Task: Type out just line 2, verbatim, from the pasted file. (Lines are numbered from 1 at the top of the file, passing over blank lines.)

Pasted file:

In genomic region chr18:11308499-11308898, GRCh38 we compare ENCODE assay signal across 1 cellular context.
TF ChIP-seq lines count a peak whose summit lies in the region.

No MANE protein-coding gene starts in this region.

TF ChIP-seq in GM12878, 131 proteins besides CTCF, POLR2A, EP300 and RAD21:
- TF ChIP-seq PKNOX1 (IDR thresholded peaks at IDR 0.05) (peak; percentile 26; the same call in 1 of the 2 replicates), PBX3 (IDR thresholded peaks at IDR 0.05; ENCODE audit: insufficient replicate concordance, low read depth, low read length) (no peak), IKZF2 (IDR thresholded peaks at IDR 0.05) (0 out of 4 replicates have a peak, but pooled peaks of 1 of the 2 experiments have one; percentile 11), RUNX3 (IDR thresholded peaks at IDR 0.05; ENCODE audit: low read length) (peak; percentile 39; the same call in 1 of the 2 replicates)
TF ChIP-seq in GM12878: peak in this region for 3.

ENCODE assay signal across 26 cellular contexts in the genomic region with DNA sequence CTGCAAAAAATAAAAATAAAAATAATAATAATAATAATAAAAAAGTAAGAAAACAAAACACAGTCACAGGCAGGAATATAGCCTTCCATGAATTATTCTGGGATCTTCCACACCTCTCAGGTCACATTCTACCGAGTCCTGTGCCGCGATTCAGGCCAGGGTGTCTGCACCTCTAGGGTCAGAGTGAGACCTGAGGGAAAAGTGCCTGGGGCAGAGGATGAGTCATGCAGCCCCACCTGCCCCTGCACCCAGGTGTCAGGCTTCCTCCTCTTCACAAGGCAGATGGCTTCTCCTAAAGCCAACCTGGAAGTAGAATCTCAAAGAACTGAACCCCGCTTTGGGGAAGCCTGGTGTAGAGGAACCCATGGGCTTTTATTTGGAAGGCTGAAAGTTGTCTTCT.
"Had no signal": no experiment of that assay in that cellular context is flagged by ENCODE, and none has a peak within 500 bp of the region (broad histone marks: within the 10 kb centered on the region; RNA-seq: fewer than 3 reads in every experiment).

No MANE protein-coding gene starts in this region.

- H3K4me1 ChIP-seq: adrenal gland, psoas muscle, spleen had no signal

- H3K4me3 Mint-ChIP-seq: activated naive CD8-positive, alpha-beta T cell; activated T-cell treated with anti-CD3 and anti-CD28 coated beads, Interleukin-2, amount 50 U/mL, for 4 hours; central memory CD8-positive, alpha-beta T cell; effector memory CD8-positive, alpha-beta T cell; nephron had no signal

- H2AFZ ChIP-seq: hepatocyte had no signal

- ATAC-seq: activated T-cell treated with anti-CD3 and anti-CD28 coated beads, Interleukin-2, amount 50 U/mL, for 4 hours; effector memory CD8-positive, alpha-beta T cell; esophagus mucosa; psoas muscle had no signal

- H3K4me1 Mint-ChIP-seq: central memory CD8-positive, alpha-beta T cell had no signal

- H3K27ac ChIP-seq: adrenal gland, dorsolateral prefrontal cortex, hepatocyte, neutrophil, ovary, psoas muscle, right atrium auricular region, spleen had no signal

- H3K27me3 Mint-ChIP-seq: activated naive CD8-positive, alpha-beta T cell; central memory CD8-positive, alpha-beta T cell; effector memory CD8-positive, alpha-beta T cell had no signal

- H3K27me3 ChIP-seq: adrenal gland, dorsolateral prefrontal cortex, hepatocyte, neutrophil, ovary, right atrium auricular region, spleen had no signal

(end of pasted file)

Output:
TF ChIP-seq lines count a peak whose summit lies in the region.